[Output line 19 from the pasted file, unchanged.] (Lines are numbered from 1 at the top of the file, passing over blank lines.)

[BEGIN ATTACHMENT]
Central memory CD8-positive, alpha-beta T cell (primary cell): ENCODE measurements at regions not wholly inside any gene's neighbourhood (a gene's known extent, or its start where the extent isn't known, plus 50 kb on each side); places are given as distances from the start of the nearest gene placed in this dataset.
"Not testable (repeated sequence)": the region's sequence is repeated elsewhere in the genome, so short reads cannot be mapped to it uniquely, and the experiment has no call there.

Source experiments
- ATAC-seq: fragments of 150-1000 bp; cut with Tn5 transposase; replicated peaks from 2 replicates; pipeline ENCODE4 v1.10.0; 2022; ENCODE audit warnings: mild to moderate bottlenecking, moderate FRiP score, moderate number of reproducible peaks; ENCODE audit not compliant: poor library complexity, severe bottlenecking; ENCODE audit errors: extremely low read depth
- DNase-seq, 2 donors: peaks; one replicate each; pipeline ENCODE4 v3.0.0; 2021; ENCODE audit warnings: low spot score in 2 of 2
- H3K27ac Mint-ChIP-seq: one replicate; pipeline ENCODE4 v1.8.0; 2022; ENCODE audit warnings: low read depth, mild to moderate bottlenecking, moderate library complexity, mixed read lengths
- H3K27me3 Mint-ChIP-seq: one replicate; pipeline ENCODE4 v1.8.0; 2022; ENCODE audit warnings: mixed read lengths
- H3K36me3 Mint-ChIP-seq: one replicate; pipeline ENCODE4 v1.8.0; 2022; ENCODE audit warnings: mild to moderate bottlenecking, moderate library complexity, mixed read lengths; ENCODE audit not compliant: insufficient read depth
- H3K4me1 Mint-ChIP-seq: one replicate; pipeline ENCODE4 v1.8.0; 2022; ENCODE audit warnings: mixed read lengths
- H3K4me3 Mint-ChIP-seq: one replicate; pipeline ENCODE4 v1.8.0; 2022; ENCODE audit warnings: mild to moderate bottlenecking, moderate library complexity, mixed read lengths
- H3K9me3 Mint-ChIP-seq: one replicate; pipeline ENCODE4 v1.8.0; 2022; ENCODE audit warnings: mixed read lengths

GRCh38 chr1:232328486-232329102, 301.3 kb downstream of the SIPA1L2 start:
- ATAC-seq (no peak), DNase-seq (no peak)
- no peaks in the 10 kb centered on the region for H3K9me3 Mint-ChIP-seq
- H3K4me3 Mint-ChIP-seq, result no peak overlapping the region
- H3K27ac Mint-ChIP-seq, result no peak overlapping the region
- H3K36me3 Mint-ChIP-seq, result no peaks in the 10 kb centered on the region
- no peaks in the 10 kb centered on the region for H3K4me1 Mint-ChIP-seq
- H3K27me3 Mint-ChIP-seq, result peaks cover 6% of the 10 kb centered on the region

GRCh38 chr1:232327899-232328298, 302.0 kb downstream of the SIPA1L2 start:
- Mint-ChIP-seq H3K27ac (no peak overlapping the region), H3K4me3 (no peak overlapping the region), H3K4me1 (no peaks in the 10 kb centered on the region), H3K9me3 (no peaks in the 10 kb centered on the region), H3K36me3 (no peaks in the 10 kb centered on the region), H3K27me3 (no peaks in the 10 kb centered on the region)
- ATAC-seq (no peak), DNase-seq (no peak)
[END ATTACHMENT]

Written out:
- H3K27me3 Mint-ChIP-seq, result peaks cover 6% of the 10 kb centered on the region